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Computer Model of Mantle Convection

Scientists study mantle convection, or the flow of hot rock in the Earth's deep interior, in order to better understand how this flow shapes the surface of the Earth. When a solid, liquid, or gas is heated, it expands, becomes less dense, and rises. When it cools, it contracts, becomes more dense, and sinks. The circulation that results from hot, rising material and cool, sinking material is known as convection. Convection makes the Earth dynamic. Created by American Museum of Natural History.

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  • blobby green style avatar for user jnunezgonzalez17
    If the lava is near the inner core, how does the lava go through the outer core mantle and crust?
    (4 votes)
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  • blobby green style avatar for user omar.c606
    Are we assuming that the inner core, since it's believed to be solid, undergoes conduction, and has a more uniform temperature distribution?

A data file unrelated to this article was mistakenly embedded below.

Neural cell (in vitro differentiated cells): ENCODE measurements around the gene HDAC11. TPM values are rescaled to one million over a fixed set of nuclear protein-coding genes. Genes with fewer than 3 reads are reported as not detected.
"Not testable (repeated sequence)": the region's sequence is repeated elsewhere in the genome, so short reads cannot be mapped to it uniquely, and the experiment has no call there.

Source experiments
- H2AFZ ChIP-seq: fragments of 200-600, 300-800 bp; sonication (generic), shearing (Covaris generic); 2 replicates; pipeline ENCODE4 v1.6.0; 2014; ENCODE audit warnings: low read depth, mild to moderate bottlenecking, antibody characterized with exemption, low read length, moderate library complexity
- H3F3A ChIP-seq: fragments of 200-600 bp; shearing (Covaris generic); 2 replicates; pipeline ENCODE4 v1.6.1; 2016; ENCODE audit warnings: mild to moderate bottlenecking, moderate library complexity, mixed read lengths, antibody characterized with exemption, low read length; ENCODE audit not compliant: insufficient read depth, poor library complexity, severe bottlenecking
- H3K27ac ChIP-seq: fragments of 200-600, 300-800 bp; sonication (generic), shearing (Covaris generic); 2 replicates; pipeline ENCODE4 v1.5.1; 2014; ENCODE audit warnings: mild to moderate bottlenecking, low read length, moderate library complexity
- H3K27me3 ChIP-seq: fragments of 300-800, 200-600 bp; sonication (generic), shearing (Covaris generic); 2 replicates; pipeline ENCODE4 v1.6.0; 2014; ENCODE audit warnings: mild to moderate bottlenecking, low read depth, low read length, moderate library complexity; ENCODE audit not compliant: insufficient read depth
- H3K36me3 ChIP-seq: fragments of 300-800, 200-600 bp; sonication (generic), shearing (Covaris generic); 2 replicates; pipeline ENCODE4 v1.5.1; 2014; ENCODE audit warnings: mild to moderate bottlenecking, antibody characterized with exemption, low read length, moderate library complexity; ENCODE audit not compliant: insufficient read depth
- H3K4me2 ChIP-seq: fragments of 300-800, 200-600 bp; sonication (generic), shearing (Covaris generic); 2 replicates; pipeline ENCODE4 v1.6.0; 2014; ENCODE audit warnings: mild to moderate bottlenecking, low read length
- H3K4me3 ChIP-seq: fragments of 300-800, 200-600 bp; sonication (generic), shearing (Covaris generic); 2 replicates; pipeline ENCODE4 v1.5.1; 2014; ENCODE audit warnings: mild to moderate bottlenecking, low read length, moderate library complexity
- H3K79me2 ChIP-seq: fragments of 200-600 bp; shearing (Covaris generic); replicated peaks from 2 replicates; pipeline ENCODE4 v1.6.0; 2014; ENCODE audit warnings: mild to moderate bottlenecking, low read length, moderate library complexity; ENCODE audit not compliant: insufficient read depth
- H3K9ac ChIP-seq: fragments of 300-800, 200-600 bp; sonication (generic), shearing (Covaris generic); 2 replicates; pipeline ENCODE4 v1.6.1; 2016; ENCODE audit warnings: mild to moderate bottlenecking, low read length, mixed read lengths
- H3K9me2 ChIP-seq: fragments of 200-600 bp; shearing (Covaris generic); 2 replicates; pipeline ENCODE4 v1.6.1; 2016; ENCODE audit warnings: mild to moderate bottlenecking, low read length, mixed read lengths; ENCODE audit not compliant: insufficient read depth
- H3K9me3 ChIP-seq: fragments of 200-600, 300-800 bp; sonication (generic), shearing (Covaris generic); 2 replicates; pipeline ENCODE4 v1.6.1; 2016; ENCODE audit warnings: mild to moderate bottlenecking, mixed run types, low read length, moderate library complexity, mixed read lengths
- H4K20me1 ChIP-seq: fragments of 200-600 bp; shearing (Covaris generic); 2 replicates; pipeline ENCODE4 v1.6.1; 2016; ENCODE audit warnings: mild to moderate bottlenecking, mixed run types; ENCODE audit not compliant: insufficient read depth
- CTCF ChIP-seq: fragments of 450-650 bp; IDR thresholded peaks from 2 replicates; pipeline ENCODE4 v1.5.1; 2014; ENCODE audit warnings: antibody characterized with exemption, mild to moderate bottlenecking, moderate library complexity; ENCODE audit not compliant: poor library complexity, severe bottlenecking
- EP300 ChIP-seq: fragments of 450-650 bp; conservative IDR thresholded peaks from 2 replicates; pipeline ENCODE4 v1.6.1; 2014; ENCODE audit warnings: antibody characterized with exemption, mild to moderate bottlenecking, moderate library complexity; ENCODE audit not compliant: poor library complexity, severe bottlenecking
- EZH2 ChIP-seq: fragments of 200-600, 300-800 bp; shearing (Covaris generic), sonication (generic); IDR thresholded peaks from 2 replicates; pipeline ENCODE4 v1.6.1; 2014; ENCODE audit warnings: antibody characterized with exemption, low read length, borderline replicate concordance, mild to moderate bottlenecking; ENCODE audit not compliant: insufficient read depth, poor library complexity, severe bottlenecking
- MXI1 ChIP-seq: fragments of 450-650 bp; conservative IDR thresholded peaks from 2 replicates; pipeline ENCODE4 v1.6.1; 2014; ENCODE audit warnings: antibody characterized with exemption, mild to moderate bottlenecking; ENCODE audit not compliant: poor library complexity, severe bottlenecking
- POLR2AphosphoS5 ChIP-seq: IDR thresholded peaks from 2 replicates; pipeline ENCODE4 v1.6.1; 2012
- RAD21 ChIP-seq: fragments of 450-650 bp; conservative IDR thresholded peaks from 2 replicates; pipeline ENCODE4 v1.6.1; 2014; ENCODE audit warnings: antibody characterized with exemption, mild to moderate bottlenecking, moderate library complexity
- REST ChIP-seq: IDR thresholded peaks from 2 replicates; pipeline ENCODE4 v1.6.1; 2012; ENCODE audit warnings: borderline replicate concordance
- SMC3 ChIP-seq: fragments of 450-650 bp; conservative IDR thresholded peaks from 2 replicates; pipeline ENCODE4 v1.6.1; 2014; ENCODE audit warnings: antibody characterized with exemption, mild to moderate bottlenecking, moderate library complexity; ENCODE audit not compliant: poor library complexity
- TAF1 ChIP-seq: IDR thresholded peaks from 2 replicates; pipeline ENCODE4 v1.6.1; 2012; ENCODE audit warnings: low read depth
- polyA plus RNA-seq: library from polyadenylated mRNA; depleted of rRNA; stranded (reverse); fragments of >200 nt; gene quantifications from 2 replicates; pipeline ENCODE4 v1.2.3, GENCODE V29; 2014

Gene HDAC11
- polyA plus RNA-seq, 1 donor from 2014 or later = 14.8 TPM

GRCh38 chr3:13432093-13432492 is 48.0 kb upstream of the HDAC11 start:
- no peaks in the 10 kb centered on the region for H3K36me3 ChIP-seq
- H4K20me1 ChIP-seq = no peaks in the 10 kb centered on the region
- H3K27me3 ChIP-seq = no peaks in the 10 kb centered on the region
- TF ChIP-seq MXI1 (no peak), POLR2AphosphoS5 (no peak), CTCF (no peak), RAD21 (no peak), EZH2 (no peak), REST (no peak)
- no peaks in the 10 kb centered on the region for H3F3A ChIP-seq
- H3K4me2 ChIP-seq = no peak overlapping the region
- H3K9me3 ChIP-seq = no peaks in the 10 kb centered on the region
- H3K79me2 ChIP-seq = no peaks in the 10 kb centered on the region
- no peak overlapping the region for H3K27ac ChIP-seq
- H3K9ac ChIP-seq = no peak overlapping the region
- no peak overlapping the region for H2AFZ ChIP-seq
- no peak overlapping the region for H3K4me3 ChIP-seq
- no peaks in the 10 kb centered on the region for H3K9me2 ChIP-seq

(1 vote)
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  • aqualine sapling style avatar for user Kevin Ugalde
    i still dont get how it is moving
    (0 votes)
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    • duskpin ultimate style avatar for user Betty :)
      Lithospheric plates move by convection cells, which are particular spots where convection currents carry heat from the Earth's core, still hot from 4.5 billion years of radioactive decay formed by the accretion of heavy metals. These convection currents move lithospheric plates through three main hypotheses:
      1. convection drag - the idea that when magma moves to the surface, where the plates are- it cools down and moves to one side of the plate, dragging it along with it as it moves.
      2. slab pull - the idea that when a subducting oceanic plate is being pulled under the continental plate, the subduction occurs and often speeds up because of slab pull. Imagine a metal chain that you lay over the side of a table. If you pull the chain down slightly off of the table, the rest of it will quickly follow the fall. This is like a subducting oceanic plate, but on a much larger scale.
      3. ridge push - the idea that when new magma is formed at mid-ocean ridges it pushes either plate out to the side of it, forcing the plates to move.
      (3 votes)
  • blobby green style avatar for user ltoll050
    What is an Isoviscous model?
    (0 votes)
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